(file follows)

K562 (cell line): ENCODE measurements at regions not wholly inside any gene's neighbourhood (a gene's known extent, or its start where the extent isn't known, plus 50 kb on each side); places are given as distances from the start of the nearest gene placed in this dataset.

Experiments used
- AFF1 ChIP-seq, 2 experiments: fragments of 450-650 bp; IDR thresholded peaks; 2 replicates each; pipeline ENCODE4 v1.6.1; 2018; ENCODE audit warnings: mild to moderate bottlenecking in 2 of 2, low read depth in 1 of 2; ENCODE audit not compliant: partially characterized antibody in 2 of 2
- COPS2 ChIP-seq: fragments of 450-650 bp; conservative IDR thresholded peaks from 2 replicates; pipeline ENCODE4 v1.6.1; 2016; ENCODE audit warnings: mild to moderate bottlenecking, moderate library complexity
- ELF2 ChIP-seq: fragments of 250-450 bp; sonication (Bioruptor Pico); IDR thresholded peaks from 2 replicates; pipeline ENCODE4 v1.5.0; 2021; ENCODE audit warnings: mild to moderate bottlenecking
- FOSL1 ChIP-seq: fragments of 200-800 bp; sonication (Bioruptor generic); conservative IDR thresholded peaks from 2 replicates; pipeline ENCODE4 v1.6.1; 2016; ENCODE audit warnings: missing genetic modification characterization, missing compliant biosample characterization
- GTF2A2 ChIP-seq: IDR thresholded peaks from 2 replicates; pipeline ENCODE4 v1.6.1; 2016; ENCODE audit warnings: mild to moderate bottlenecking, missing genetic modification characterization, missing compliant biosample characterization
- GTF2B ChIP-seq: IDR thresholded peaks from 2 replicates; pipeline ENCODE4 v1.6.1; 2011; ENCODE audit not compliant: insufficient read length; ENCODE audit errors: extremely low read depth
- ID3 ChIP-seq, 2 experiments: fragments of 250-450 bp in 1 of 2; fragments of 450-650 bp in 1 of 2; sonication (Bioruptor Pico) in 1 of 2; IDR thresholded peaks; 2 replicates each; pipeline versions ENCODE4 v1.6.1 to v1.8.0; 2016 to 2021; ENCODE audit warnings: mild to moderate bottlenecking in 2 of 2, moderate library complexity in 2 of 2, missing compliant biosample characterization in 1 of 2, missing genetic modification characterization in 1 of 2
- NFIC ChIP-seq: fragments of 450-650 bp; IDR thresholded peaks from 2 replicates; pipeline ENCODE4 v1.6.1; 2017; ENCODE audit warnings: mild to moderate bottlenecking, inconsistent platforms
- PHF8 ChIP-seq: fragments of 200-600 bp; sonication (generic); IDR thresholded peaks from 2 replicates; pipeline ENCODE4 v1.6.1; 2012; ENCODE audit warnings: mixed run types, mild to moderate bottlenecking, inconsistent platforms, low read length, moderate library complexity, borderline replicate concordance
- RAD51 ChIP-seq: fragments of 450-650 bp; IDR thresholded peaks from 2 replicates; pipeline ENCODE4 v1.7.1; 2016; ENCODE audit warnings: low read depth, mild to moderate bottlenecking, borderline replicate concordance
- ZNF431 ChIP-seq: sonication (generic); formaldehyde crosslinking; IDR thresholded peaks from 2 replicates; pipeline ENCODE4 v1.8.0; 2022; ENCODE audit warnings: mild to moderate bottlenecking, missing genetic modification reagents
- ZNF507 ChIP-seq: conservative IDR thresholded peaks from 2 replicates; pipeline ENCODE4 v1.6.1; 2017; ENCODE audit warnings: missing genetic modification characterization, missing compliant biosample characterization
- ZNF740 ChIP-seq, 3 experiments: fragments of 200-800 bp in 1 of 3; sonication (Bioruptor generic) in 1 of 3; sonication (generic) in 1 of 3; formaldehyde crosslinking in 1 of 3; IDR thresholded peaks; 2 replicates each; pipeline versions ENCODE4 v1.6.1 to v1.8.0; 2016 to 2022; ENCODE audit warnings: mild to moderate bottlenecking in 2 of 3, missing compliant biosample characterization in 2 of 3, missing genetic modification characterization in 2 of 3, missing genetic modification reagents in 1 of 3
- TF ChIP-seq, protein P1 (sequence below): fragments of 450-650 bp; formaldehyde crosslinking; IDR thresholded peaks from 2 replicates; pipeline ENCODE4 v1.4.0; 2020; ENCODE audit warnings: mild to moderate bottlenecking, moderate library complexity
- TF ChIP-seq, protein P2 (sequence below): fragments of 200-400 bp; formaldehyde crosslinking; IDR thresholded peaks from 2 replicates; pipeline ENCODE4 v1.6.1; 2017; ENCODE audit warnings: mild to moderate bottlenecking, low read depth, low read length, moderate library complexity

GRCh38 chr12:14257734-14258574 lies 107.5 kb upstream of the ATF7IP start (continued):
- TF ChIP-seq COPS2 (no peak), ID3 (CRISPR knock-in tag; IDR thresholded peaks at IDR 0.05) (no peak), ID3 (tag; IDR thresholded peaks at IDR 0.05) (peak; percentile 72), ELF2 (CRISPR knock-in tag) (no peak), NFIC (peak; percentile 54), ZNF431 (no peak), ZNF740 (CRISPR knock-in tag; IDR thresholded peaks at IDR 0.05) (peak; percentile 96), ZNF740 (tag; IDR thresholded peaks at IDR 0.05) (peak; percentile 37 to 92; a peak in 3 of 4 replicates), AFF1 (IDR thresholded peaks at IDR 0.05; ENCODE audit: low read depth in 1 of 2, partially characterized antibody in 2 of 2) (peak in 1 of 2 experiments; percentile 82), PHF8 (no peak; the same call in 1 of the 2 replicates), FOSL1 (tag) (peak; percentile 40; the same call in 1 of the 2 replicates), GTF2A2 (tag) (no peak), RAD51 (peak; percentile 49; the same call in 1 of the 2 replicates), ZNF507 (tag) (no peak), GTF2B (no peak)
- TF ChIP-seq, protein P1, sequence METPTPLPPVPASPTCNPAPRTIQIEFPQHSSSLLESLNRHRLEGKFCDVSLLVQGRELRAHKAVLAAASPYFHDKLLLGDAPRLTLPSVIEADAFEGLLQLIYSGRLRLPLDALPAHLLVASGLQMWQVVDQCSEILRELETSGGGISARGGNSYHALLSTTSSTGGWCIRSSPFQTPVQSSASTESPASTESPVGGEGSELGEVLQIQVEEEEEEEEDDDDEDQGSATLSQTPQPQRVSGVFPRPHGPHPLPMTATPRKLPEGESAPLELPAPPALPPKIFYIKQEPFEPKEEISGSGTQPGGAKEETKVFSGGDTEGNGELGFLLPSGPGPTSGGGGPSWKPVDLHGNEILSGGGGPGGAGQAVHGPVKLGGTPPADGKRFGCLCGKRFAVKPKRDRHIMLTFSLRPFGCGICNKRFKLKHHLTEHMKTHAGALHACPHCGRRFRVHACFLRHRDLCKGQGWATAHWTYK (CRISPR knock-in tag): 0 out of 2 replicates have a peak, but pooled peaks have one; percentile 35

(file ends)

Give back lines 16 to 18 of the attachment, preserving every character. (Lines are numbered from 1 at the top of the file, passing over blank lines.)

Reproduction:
- TF ChIP-seq, protein P1 (sequence below): fragments of 450-650 bp; formaldehyde crosslinking; IDR thresholded peaks from 2 replicates; pipeline ENCODE4 v1.4.0; 2020; ENCODE audit warnings: mild to moderate bottlenecking, moderate library complexity
- TF ChIP-seq, protein P2 (sequence below): fragments of 200-400 bp; formaldehyde crosslinking; IDR thresholded peaks from 2 replicates; pipeline ENCODE4 v1.6.1; 2017; ENCODE audit warnings: mild to moderate bottlenecking, low read depth, low read length, moderate library complexity

GRCh38 chr12:14257734-14258574 lies 107.5 kb upstream of the ATF7IP start (continued):